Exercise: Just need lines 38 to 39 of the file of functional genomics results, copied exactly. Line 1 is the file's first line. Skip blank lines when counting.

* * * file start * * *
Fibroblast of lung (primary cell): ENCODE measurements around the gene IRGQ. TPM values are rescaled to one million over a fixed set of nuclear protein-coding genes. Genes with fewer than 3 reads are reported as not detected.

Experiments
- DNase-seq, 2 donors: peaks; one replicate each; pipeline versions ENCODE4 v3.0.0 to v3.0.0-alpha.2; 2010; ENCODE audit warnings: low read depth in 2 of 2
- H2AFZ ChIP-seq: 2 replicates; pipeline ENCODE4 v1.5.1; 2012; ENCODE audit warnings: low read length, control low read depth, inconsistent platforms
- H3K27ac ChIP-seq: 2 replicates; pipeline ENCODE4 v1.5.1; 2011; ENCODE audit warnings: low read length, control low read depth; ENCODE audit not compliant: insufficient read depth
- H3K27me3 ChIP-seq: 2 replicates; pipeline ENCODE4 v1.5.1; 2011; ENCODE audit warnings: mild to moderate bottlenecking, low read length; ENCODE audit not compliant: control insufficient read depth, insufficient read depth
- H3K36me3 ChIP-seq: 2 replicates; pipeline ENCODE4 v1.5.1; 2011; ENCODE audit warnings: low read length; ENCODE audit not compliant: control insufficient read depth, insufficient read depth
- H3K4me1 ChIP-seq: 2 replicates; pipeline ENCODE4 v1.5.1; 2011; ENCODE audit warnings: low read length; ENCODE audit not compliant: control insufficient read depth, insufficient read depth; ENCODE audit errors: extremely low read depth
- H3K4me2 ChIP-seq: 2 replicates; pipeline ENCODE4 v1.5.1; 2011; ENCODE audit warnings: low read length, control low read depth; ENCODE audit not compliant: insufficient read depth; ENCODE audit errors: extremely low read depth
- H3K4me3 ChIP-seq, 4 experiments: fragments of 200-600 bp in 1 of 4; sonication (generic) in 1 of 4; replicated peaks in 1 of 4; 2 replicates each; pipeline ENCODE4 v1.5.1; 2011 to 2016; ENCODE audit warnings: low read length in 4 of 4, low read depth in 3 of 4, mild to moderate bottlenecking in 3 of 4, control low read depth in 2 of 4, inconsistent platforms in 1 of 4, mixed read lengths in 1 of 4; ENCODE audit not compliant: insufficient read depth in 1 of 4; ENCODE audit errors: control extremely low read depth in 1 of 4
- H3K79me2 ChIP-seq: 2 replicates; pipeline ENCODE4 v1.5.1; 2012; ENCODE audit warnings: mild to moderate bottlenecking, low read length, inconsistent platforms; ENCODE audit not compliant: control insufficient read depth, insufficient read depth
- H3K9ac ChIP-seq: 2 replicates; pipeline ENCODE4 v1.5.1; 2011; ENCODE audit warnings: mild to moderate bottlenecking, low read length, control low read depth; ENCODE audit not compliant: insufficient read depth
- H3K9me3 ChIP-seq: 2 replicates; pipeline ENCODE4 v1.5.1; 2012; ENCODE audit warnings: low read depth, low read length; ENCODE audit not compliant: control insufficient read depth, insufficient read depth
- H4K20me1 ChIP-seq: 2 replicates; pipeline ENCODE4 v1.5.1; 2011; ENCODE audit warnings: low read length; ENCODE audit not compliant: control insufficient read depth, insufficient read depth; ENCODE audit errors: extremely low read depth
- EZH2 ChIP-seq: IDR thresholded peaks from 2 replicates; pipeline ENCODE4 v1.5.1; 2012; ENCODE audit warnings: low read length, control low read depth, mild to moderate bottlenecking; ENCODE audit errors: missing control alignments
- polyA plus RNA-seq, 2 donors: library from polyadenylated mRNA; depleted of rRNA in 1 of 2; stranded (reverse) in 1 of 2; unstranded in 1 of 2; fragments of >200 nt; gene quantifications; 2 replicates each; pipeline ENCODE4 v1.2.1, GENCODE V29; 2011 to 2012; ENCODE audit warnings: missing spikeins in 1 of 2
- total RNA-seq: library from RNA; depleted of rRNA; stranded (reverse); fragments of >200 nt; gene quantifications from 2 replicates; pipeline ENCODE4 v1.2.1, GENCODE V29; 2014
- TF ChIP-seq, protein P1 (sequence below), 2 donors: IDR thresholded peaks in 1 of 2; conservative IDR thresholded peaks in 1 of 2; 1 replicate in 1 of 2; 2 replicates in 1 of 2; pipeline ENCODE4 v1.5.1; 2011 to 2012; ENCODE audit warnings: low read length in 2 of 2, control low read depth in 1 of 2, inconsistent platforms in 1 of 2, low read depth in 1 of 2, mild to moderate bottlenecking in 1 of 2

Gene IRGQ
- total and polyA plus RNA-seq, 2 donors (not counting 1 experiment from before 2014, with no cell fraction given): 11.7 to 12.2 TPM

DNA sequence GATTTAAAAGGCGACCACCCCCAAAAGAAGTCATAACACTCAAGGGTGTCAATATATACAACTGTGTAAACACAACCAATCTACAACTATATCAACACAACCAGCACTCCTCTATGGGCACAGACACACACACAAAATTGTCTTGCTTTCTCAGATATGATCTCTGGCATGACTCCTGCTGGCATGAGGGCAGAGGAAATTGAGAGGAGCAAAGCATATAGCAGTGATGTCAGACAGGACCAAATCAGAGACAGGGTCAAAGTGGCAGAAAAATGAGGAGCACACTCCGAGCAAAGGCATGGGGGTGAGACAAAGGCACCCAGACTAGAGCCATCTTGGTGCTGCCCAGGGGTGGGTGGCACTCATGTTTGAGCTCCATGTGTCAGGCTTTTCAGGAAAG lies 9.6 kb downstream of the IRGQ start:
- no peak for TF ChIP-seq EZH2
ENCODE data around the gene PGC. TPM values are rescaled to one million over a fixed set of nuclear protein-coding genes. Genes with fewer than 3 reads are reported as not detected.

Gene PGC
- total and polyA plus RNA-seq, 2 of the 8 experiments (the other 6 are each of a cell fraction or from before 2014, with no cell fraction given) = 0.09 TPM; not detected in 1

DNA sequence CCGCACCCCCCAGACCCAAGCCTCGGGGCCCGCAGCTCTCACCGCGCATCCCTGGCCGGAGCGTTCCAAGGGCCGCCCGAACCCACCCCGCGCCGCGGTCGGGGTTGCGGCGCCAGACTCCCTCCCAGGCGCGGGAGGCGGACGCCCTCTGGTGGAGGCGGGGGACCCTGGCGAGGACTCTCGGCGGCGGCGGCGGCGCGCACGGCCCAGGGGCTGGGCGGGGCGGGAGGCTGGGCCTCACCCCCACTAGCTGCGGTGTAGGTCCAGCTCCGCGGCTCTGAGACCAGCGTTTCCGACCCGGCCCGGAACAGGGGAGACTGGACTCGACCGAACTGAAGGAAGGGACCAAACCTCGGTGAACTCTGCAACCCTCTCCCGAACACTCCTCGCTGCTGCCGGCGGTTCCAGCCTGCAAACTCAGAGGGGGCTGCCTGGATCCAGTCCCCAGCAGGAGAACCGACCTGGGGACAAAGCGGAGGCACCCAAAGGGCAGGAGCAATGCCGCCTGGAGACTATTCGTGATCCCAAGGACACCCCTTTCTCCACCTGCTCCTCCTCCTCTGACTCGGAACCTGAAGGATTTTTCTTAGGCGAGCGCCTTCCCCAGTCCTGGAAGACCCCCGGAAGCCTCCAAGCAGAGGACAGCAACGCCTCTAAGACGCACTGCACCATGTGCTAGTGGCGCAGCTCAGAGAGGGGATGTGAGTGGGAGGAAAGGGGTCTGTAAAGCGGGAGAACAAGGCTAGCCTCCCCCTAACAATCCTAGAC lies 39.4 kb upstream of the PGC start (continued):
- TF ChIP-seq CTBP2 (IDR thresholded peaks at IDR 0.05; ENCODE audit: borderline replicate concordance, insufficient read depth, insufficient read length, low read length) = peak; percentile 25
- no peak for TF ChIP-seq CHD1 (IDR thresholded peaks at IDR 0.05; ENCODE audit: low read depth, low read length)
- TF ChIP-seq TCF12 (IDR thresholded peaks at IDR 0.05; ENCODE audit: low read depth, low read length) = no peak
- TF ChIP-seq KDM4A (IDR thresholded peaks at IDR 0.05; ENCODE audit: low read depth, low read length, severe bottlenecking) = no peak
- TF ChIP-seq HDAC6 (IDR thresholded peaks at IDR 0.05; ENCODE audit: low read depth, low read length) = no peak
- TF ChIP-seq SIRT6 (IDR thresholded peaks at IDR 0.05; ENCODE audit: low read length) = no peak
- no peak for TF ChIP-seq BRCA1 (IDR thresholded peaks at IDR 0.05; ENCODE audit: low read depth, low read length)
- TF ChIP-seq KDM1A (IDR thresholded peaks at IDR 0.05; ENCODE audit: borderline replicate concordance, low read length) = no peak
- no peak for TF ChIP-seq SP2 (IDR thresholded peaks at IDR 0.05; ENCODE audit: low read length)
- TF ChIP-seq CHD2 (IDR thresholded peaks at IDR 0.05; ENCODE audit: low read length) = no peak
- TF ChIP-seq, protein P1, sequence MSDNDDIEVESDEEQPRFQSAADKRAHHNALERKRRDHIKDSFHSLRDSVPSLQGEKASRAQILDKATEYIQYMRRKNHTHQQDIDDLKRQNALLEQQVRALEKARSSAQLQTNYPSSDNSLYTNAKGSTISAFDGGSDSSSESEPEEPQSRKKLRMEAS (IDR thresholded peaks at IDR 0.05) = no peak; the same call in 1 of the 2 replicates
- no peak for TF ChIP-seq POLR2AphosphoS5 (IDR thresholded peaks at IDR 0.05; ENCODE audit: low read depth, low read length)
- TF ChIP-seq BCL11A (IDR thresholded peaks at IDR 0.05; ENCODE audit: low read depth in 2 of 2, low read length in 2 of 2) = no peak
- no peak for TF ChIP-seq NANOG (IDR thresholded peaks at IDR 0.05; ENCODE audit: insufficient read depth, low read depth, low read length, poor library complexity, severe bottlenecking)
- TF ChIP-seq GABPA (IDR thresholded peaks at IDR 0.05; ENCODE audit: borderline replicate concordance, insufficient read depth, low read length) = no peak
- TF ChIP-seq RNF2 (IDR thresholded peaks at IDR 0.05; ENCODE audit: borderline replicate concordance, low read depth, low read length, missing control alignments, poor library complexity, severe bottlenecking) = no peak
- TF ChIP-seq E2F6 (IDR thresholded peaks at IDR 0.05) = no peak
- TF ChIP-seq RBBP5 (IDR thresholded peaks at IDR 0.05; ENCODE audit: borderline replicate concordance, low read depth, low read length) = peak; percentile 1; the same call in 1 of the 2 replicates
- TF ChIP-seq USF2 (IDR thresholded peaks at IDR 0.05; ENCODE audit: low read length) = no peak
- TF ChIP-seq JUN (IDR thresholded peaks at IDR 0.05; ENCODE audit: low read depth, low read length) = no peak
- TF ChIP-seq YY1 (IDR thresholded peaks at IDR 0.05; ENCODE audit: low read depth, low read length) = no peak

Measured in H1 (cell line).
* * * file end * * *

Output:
- no peak for TF ChIP-seq POLR2AphosphoS5 (IDR thresholded peaks at IDR 0.05; ENCODE audit: low read depth, low read length)
- TF ChIP-seq BCL11A (IDR thresholded peaks at IDR 0.05; ENCODE audit: low read depth in 2 of 2, low read length in 2 of 2) = no peak